Ota Benga at Edenkraal
Maybe it was hog-killing time
when he arrived in Lynchburg,
Virginia, several lifetimes behind him,
the old smell of the monkey house
at the New York Zoological Gardens
receding, a broken memory left.
Not sure of the paths & turns
taken, woozy in a swarm of hues,
he stood in Anne Spencer’s garden
surrounding the clapboard house,
but when she spoke he came back
to himself. The poet had juba
in her voice, & never called him
Artiba, Bengal, Autobank, or
Otto Bingo. Her beds of tiger
lilies, sweet peas, & snapdragons
disarmed him. Her fine drawl
summoned rivers, trees, & boats,
in a distant land, & he could hear
a drum underneath these voices
near the forest. He never spoke
of the St. Louis World’s Fair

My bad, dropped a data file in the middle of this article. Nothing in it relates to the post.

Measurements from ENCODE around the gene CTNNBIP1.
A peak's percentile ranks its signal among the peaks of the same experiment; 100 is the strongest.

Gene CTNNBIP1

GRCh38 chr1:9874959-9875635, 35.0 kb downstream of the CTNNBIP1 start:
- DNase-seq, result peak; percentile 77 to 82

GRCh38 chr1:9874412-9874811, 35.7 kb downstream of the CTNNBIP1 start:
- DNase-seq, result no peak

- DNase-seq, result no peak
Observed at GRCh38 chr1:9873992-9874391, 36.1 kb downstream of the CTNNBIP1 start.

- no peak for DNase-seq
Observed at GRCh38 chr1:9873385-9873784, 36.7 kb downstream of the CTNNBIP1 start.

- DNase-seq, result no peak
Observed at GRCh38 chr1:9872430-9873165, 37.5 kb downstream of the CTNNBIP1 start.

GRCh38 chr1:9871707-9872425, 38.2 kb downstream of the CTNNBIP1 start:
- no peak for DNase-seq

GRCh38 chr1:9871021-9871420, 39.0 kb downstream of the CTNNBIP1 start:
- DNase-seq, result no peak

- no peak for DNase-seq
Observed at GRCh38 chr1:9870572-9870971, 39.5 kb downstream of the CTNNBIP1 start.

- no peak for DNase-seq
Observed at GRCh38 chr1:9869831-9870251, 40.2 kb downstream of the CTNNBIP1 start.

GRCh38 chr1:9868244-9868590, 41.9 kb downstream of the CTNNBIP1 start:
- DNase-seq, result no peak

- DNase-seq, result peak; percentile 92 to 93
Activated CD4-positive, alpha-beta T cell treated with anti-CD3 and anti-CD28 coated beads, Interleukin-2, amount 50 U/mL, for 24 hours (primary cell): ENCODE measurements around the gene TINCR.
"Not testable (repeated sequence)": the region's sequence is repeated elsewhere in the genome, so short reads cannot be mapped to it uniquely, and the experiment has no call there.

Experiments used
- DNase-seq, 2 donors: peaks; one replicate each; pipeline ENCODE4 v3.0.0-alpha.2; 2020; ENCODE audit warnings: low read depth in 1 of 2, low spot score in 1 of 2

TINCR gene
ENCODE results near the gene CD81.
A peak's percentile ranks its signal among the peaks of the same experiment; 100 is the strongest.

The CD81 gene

or the Bronx Zoo. The boys
crowded around him for stories
about the Congo, & he told them
about hunting “big, big” elephants,
& then showed them the secret
of stealing honey from the bees
with bare hands, how to spear fish
& snare the brown mourning dove.
One night he sat in the hayloft,
singing, “I believe I’ll go home.
Lordy, won’t you help me?”
A hoot owl called to the moon
hemmed in a blackberry thicket,
& he bowed to the shine of the gun.
Copyright © 2016 by Yusef Komunyakaa. Originally published in Poem-a-Day on April 8, 2016, by the Academy of American Poets.
About this Poem
“Over a decade ago, the poet Carrie Allen McCray told me that, as a child, she had known Ota Benga—the Congolese man and Mbuti Pygmy who had been exhibited as an oddity in a ‘human zoo’ exhibition in New York City. Ota Benga had lived with McCray’s mother in Lynchburg, Virginia. Later I learned that he had also known and trusted the poet Anne Spencer, and there the poem began in my psyche.”
Poet Yusef Komunyakaa first received wide recognition following the 1984 publication of Copacetic, a collection of poems built from colloquial speech which demonstrated his incorporation of jazz influences.
Date Published: 2016-04-08
Source URL: https://poets.org/poem/ota-benga-edenkraal